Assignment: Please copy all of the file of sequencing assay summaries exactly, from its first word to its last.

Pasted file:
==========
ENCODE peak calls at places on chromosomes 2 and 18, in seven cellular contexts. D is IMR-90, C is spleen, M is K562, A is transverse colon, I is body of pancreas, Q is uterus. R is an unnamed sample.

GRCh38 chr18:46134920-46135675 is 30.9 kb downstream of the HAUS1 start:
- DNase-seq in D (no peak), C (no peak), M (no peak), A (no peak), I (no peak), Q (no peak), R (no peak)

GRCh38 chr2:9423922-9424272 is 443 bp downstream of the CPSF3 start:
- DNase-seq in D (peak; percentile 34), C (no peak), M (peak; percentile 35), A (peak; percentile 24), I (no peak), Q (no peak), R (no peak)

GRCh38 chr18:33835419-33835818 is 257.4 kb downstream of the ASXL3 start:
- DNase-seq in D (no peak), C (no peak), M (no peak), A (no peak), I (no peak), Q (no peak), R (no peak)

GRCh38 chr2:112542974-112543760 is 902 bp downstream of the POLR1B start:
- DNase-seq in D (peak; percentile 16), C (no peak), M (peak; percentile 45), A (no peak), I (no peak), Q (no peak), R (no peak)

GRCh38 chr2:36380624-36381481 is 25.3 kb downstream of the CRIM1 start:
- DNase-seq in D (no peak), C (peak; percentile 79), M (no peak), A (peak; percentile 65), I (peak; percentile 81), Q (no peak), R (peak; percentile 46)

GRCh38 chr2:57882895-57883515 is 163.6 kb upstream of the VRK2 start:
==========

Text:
ENCODE peak calls at places on chromosomes 2 and 18, in seven cellular contexts. D is IMR-90, C is spleen, M is K562, A is transverse colon, I is body of pancreas, Q is uterus. R is an unnamed sample.

GRCh38 chr18:46134920-46135675 is 30.9 kb downstream of the HAUS1 start:
- DNase-seq in D (no peak), C (no peak), M (no peak), A (no peak), I (no peak), Q (no peak), R (no peak)

GRCh38 chr2:9423922-9424272 is 443 bp downstream of the CPSF3 start:
- DNase-seq in D (peak; percentile 34), C (no peak), M (peak; percentile 35), A (peak; percentile 24), I (no peak), Q (no peak), R (no peak)

GRCh38 chr18:33835419-33835818 is 257.4 kb downstream of the ASXL3 start:
- DNase-seq in D (no peak), C (no peak), M (no peak), A (no peak), I (no peak), Q (no peak), R (no peak)

GRCh38 chr2:112542974-112543760 is 902 bp downstream of the POLR1B start:
- DNase-seq in D (peak; percentile 16), C (no peak), M (peak; percentile 45), A (no peak), I (no peak), Q (no peak), R (no peak)

GRCh38 chr2:36380624-36381481 is 25.3 kb downstream of the CRIM1 start:
- DNase-seq in D (no peak), C (peak; percentile 79), M (no peak), A (peak; percentile 65), I (peak; percentile 81), Q (no peak), R (peak; percentile 46)

GRCh38 chr2:57882895-57883515 is 163.6 kb upstream of the VRK2 start: